Handball is a ubiquitous term used to describe two distinct sports whose evolution occurred without any reference to one another. Each sport is played throughout the world; the only true similarities that exist between these sports is the use of a ball as the scoring object, and the fact that each form of handball is played by both men and women.

Team handball, which is also known as European handball and Olympic handball, is a sport contested by teams comprised of six players plus a goal keeper. The sport is governed by the International Handball Federation, which oversees both Olympic competition as well as annual world and regional championships.

The offensive and defensive strategies of handball are similar to soccer in many respects. The object of team handball is to advance the ball through either individual attacking movements or by coordinated passing between teammates. The ultimate intention of the offensive team is to throw the ball into the opposing team's goal for a score. The primary means by which players touch or direct the ball is by their hands, but all other parts of the body may be employed for the control of the ball, with the exception of the feet. In this fashion handball is an alter ego to soccer, where the emphasis in the control of the ball is with the feet of the players, and the rest of the body with the exception of the hands is available to a player for ball control.

Team handball is played on a large rectangular indoor surface that has dimensions of approximately 130 ft by 65 ft (40 m by 20 m). The goals are positioned at each end of the playing surface, 6.5 ft high and 10 ft wide (2 m by 3 m). A semi-circular arc defining the goal area is marked on the playing surface 20 ft (6 m) in front of each goal. The only player permitted within the goal area is the goal keeper, except where an opponent enters the space by incidental means in the course of play. The players do not wear any significant protective equipment.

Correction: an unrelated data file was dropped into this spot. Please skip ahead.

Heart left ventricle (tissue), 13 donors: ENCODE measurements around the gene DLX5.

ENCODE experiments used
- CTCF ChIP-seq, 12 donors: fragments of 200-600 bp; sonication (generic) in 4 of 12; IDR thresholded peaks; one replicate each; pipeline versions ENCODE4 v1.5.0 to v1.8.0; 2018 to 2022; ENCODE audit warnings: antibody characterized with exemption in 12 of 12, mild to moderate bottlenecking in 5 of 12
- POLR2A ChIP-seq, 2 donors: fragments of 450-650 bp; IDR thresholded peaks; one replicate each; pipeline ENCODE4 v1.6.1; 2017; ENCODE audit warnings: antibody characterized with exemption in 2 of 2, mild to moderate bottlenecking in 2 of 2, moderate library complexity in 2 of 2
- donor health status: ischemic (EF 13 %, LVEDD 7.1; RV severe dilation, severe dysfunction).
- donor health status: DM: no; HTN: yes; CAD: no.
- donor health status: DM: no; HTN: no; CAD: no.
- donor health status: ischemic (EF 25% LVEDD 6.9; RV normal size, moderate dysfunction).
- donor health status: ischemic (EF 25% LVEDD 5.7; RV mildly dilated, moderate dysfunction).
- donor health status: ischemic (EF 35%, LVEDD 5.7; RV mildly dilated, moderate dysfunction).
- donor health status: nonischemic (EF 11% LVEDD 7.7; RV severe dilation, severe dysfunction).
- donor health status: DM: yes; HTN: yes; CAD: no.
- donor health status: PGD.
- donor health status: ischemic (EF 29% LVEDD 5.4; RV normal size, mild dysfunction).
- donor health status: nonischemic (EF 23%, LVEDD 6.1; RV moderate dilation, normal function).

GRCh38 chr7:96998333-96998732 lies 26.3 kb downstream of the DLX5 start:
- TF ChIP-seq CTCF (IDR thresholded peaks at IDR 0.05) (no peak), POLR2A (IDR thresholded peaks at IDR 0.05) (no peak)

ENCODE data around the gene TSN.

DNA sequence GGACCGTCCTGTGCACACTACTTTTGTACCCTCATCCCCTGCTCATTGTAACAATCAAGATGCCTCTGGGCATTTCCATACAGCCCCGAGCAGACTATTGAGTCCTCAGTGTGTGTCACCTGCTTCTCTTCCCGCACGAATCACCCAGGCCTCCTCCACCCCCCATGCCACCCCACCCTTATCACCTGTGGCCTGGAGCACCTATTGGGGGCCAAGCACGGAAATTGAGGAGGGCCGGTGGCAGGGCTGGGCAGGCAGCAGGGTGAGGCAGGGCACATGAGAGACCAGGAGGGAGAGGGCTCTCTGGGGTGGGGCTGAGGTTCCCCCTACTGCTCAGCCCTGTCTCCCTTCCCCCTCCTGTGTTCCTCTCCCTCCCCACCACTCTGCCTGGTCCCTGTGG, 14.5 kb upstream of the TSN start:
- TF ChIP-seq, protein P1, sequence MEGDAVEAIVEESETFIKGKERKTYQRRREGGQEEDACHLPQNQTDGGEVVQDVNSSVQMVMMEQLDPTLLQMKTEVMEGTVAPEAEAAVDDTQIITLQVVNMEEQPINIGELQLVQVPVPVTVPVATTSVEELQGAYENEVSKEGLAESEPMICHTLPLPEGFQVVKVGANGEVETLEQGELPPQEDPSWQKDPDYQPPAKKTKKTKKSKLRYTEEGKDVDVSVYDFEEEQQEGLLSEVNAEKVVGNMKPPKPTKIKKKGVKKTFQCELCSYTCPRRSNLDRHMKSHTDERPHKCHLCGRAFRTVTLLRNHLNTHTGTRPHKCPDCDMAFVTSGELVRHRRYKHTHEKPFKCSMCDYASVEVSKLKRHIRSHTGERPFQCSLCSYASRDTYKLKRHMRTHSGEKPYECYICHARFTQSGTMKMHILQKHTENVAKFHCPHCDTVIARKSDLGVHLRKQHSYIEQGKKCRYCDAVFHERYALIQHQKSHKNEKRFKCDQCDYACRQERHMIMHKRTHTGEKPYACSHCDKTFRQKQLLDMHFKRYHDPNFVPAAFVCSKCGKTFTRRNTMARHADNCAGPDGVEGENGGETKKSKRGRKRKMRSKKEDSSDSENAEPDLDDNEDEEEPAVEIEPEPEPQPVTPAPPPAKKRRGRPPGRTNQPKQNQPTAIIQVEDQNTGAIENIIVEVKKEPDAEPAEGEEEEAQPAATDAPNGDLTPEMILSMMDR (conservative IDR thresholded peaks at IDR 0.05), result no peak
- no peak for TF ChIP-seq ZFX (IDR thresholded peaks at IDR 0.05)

A free throw line is fixed 30 ft (9 m) from each goal. As the name suggests, a free throw is a possession awarded to a team by the referee as a result of an infraction committed by an opponent. The ball is capable of being handled with relative ease in one hand by any player: at the elite men's level, the ball has a circumference of 24 in (58 cm to 60 cm), with a weight of approximately 1 lb (450 g). Players will commonly deliver a shot on goal by way of an overhand throw, a sidearm throw, or variations of each that produce a bounce shot at the goal.

The rules by which a player and team may advance the ball on the floor in handball are somewhat complicated. A player is permitted to take up to three steps with the ball in any sequence, and the player may hold the ball for a maximum of 3 seconds. The ball may be dribbled, in the manner of a basketball, and it may be passed to a teammate by any means so long as it is not kicked. Team handball does not permit the holding or physically striking of an opponent. The fast-paced nature of handball commonly produces team scores of 20 goals or more, which leads to numerous game situations where the permitted obstruction of a player's path leads to significant physical contact.

All shots on an opposing goal must be taken from beyond the arc that defines the goal area. Where a

Handball match in Kiel, Germany.